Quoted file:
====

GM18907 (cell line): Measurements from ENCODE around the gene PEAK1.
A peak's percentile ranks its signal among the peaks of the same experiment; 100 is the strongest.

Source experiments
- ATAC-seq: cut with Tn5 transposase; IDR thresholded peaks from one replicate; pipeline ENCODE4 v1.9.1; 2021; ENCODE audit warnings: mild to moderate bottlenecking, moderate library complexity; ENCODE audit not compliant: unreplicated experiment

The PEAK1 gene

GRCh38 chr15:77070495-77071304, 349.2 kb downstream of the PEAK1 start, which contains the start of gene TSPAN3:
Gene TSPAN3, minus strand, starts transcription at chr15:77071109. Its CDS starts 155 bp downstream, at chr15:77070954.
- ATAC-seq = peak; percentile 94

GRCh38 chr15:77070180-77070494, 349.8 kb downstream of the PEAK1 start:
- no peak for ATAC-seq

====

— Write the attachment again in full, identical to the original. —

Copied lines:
GM18907 (cell line): Measurements from ENCODE around the gene PEAK1.
A peak's percentile ranks its signal among the peaks of the same experiment; 100 is the strongest.

Source experiments
- ATAC-seq: cut with Tn5 transposase; IDR thresholded peaks from one replicate; pipeline ENCODE4 v1.9.1; 2021; ENCODE audit warnings: mild to moderate bottlenecking, moderate library complexity; ENCODE audit not compliant: unreplicated experiment

The PEAK1 gene

GRCh38 chr15:77070495-77071304, 349.2 kb downstream of the PEAK1 start, which contains the start of gene TSPAN3:
Gene TSPAN3, minus strand, starts transcription at chr15:77071109. Its CDS starts 155 bp downstream, at chr15:77070954.
- ATAC-seq = peak; percentile 94

GRCh38 chr15:77070180-77070494, 349.8 kb downstream of the PEAK1 start:
- no peak for ATAC-seq